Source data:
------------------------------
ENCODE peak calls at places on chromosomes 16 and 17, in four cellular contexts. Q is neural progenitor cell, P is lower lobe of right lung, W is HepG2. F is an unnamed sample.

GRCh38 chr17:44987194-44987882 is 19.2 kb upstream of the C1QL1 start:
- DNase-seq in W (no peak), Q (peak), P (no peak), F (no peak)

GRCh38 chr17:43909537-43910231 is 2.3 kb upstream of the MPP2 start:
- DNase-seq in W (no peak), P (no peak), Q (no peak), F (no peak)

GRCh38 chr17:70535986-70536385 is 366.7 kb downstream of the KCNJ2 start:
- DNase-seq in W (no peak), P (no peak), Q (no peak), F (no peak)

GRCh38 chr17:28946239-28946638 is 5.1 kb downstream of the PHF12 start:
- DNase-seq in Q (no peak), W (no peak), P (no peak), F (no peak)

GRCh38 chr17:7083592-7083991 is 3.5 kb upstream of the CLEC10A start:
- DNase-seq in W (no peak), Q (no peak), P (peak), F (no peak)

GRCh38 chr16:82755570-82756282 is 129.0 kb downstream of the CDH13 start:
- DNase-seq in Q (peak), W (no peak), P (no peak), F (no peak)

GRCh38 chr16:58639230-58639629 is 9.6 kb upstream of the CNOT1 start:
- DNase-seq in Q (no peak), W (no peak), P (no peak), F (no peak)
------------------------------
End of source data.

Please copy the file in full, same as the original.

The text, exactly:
ENCODE peak calls at places on chromosomes 16 and 17, in four cellular contexts. Q is neural progenitor cell, P is lower lobe of right lung, W is HepG2. F is an unnamed sample.

GRCh38 chr17:44987194-44987882 is 19.2 kb upstream of the C1QL1 start:
- DNase-seq in W (no peak), Q (peak), P (no peak), F (no peak)

GRCh38 chr17:43909537-43910231 is 2.3 kb upstream of the MPP2 start:
- DNase-seq in W (no peak), P (no peak), Q (no peak), F (no peak)

GRCh38 chr17:70535986-70536385 is 366.7 kb downstream of the KCNJ2 start:
- DNase-seq in W (no peak), P (no peak), Q (no peak), F (no peak)

GRCh38 chr17:28946239-28946638 is 5.1 kb downstream of the PHF12 start:
- DNase-seq in Q (no peak), W (no peak), P (no peak), F (no peak)

GRCh38 chr17:7083592-7083991 is 3.5 kb upstream of the CLEC10A start:
- DNase-seq in W (no peak), Q (no peak), P (peak), F (no peak)

GRCh38 chr16:82755570-82756282 is 129.0 kb downstream of the CDH13 start:
- DNase-seq in Q (peak), W (no peak), P (no peak), F (no peak)

GRCh38 chr16:58639230-58639629 is 9.6 kb upstream of the CNOT1 start:
- DNase-seq in Q (no peak), W (no peak), P (no peak), F (no peak)